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How to Open a Hotel in Vietnam: Ultimate Guide 2024

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Vietnamese love taking holidays and as incomes have risen in recent years they have taken to travelling more and more. Furthermore, Vietnam has become a popular travel destination for travellers from outside of the country–in 2019, it welcomed some 19 million foreign visitors, a number it is expected to reach again in the not-too-distant future.

Opening a hotel or resort in Vietnam for foreign firms or individuals, however, is not always easy. Not only are there several technical and licensing requirements that need to be met, but Vietnam also has its own unique travel culture.

Understanding the nuances of Vietnamese travel culture and the complexities of business establishment procedures in advance of entering the market can therefore be crucial to the success of a new hotel or resort in Vietnam.

Travel culture in Vietnam

For foreign firms or individuals looking to open a hotel or resort in Vietnam, there are a few key differences in how Vietnamese consumers take their holidays, compared to many Western travellers.


In general, Vietnamese like cooler climates and are not big fans of being in the sun. With this in mind, Vietnamese tend to spend their time inside during the day when the sun is at its hottest. This typically means that outdoor attractions, beaches, for example, are generally deserted from noon until the sun goes down. In this light, hotel rooms are more likely to be occupied in the early afternoon than in the early evening.

Guided tours

Whereas tourists from Western countries tend to take a more self-guided approach, or at least limit paid tours to only a portion of the day, when visiting a new location, Vietnamese often prefer whole-day guided tours. Hoteliers providing tours to their clientele should keep this in mind and ensure they have options for both local and foreign travellers.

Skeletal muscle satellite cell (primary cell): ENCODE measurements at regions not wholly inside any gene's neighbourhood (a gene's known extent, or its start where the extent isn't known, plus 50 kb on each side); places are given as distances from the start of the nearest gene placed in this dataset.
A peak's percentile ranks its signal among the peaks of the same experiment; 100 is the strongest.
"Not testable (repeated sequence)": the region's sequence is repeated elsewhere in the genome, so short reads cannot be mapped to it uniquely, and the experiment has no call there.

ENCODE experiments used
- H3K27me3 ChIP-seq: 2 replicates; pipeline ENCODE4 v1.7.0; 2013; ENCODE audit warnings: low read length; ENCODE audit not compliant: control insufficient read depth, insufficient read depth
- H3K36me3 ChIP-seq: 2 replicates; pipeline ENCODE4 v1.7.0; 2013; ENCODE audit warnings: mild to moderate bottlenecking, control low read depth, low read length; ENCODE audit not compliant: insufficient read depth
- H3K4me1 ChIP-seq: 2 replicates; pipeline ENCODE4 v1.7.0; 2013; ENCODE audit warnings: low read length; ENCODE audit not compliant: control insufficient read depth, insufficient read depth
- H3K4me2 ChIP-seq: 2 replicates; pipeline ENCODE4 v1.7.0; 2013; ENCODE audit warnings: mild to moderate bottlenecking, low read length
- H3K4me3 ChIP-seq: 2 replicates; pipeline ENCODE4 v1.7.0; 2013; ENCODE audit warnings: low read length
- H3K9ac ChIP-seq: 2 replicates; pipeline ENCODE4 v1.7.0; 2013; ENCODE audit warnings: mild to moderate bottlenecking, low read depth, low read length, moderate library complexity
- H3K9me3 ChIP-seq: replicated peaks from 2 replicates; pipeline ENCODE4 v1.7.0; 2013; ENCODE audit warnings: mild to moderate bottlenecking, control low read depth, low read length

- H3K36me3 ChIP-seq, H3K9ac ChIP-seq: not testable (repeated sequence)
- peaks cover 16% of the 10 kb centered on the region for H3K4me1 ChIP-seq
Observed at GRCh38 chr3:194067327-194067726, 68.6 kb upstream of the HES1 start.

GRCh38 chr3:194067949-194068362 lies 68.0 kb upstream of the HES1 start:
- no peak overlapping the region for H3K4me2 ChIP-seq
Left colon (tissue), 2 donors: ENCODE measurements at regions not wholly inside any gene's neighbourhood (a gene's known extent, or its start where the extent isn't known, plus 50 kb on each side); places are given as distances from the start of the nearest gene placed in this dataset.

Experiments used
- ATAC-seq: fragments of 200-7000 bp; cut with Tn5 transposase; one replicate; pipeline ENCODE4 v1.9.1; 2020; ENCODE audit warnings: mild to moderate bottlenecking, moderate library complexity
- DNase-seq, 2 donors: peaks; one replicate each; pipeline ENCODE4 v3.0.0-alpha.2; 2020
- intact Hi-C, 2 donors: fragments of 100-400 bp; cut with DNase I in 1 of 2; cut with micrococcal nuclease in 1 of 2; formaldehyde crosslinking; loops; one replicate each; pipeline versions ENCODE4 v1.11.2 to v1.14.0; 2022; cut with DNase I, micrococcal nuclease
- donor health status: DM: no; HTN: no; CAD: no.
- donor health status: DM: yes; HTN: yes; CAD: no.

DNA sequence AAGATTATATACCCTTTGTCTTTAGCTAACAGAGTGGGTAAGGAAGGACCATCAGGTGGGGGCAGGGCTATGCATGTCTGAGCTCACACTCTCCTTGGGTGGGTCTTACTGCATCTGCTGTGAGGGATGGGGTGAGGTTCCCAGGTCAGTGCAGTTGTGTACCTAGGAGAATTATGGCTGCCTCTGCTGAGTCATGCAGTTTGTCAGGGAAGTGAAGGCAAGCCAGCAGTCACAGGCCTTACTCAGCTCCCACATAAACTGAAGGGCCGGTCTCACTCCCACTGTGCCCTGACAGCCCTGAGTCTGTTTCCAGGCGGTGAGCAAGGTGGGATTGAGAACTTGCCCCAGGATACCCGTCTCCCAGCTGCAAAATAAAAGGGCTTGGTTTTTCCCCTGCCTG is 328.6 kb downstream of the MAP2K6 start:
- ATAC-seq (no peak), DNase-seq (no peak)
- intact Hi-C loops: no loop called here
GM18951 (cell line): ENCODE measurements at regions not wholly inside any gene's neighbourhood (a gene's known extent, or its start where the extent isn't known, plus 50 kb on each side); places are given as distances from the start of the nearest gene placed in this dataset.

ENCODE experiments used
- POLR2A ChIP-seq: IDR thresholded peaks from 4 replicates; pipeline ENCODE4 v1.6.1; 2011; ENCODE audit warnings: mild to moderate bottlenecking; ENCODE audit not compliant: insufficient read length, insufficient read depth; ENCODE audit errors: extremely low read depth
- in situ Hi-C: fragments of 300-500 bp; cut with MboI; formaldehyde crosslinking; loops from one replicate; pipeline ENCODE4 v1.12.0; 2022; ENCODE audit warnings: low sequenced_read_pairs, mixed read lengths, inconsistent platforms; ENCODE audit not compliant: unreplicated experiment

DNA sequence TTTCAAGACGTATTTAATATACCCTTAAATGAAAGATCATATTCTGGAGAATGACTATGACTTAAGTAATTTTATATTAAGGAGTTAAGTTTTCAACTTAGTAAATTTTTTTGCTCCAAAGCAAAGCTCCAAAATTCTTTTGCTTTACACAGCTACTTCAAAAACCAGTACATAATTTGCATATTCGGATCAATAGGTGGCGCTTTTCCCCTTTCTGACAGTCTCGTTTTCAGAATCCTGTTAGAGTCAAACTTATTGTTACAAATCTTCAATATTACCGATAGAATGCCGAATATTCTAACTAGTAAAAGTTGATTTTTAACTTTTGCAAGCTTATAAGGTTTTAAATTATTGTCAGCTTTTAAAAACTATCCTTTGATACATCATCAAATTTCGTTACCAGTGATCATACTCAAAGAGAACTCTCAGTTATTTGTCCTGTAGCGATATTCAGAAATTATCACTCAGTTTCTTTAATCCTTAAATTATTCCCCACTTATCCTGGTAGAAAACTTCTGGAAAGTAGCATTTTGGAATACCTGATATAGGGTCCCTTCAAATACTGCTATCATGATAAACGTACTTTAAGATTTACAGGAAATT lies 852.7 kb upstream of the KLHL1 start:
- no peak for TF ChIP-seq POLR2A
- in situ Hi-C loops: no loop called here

When Vietnamese travel in Vietnam it is very much all about the food. Bringing back a local delicacy to share with friends and family or colleagues in the office is common. Dried fruit in particular is a very popular gift. This is worth keeping in mind for hotel operators looking to add a gift shop to their establishment. Furthermore, ensuring local staff can direct guests to good quality local dining experiences, can add a lot of value to a local traveller’s trip.

Establishment procedures for hotels in Vietnam

Hotels in Vietnam with foreign ownership are generally established as a limited liability company either as a wholly owned foreign enterprise or a joint venture with a Vietnamese partner. This article provides a broad overview of establishment procedures with a more thorough, detailed technical guide available here: How to Form a Company in Vietnam: Technical Guide 2024

Wholly foreign-owned hotels in Vietnam

A wholly foreign-owned hotel or resort in Vietnam allows a foreign investor complete control over a company’s operations. It is, however, generally more costly and time-consuming.

Specifically, before they can apply to register a business, foreign entrepreneurs who want to set up a wholly foreign-owned company will need to first apply for an Investment Registration Certificate (IRC) which they do not have to do with a local partner.

An IRC is basically required to ensure that foreign firms are not engaging in business in restricted or forbidden business lines. The conditions for approving an IRC are outlined in the Law on Investment which also states that IRCs should be issued in between 5 to 15 days. In reality, however, it is usually around 30 to 45 days.

Joint venture hotels in Vietnam

With a local partner foreign business persons do not need to file for an Investment Registration Certificate, but rather the Vietnamese partner establishes the company and the foreign investor buys a share. In this sense, working with a local business partner can considerably reduce setup costs and application processing times. 

Joint ventures, however, can be risky. A mismatch in work ethics and management styles can cause conflict in the workplace, particularly in cross-cultural settings. For example, whereas in Vietnam it is common to financially penalise staff for arriving late or for using their phone during work hours, in Western countries, this would be unacceptable. Understanding these little nuances of cross-cultural communication, in a joint venture environment, may be crucial to a business’s success.

Hotel franchises in Vietnam